“My 2017 Helix Fellowship journey was my first visit to Poland. While I have long worked with archival materials from Jewish life in pre-WWII Eastern Europe, and particularly Poland, and while my grandfather owned a tannery in Warsaw, the journey with Helix re-focused my sense of the place and its complex cultural and social history.
Henekh Kon came from Łódź and lived in Warsaw and was involved in projects with Moyshe Broderzon, including the 1937 “Freylekhe kabtsonim” (Jolly Paupers). Kon’s “Dybbuk” soundtrack shared many motifs with his Jolly Paupers incidental music, as did his score for the semi-documentary “Mir kumen on” (Children Must Laugh) — combining modal sounds typical of the Hasidic music of his youth with modernist forms he learned through formal studies in Berlin.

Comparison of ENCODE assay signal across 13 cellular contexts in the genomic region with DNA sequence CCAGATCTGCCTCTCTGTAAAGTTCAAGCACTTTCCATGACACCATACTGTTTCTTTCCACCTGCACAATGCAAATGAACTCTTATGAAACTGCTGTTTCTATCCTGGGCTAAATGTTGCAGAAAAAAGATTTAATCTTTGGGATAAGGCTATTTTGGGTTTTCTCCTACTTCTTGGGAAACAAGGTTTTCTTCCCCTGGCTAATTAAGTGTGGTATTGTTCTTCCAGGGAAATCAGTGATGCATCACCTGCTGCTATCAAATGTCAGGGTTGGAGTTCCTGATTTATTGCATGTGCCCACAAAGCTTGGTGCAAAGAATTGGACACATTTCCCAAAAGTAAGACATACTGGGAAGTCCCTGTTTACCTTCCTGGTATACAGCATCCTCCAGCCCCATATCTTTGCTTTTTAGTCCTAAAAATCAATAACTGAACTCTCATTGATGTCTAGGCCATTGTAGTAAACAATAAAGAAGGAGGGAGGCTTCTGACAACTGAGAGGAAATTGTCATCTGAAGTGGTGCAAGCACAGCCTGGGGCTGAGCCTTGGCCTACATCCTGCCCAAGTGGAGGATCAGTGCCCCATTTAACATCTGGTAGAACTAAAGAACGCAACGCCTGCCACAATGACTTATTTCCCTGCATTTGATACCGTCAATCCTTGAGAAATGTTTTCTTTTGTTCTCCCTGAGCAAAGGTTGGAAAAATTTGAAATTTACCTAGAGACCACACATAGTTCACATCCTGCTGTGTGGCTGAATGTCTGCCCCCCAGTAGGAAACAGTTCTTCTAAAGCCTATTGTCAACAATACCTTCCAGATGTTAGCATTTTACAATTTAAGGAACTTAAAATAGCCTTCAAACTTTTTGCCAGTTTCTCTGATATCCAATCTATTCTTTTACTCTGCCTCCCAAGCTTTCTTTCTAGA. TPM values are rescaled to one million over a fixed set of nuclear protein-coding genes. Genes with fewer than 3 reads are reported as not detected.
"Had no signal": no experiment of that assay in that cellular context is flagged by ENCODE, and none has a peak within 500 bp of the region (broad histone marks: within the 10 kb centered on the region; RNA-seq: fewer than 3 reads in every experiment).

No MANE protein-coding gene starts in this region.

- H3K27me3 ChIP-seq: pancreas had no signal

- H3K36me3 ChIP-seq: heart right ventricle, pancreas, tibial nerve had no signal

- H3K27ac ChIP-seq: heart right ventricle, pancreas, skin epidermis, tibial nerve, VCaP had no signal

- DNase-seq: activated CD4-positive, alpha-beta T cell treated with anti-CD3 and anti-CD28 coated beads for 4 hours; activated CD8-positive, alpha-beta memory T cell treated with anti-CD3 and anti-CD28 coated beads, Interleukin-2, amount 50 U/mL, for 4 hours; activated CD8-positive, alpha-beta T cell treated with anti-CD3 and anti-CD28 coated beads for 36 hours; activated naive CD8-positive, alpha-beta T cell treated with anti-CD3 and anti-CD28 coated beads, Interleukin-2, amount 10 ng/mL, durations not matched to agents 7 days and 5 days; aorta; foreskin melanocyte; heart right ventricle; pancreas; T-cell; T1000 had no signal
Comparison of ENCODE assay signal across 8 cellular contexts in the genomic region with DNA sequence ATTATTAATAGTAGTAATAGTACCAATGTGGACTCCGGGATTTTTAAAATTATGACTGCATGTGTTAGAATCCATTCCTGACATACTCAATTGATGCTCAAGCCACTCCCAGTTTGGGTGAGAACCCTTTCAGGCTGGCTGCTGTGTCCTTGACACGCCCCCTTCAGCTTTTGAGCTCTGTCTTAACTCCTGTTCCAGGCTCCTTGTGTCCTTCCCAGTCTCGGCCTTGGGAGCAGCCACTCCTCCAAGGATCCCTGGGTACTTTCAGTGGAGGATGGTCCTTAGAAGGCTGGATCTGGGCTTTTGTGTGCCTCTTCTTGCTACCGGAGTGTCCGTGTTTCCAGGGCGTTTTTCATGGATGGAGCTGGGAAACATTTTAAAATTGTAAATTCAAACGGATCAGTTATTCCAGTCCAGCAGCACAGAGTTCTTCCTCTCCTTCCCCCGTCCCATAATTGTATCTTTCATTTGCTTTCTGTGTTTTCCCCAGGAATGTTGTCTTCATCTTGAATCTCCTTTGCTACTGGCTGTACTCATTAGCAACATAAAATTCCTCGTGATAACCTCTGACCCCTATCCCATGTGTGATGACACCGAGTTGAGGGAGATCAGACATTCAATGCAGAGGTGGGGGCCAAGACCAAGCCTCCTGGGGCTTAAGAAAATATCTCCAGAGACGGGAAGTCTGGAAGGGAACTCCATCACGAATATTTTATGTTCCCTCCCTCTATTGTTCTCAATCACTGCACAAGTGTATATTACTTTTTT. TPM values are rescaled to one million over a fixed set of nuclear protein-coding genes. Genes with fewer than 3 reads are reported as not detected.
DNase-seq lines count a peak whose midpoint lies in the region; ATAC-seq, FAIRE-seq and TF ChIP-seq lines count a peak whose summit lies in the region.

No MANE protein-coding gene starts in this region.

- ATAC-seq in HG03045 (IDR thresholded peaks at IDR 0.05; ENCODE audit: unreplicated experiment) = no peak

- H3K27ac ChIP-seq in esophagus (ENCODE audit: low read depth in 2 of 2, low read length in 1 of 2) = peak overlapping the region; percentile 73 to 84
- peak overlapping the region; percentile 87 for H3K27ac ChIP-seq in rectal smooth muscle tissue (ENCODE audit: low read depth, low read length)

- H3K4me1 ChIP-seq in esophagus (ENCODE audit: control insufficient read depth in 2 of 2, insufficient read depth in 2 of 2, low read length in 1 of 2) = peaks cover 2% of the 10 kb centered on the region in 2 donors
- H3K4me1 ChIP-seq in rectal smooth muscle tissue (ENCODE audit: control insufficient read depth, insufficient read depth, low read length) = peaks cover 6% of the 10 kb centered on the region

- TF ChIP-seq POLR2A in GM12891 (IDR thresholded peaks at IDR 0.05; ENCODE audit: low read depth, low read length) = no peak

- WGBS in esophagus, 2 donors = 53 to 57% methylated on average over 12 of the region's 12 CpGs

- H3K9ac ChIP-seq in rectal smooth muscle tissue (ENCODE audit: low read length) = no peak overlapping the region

Kon eventually emigrated to America, and is buried in my hometown, NYC: I feel the distance.
In creating an original adaptation and arrangement of “Farlangen,” I have reimagined the text to switch gender of the beloved — changing the pronoun from “der” [masculine] to “di” [feminine] to reflect this departed, one in an alternate identity consistent with queer lived experience.
The song’s emotion is delivered in an alternate traditional idiom: Lap steel guitar brings the influence of blues music to carry the essence of deep longing, newly paired with this Eastern European Jewish piece, yet carrying a completely familiar emotional charge to imbue this story of love and loss (chord progression analogous to the vintage soundtrack piece, while translated to a note-bending tonality). I also bring subtly altered odd-meter phrasing to a half dozen points of pause in the performance, reflecting fermada ballad stylistics heard in Lili Liliana’s 1937 performance, for a more pensive and less waltz-like feel.”
— Eve Sicular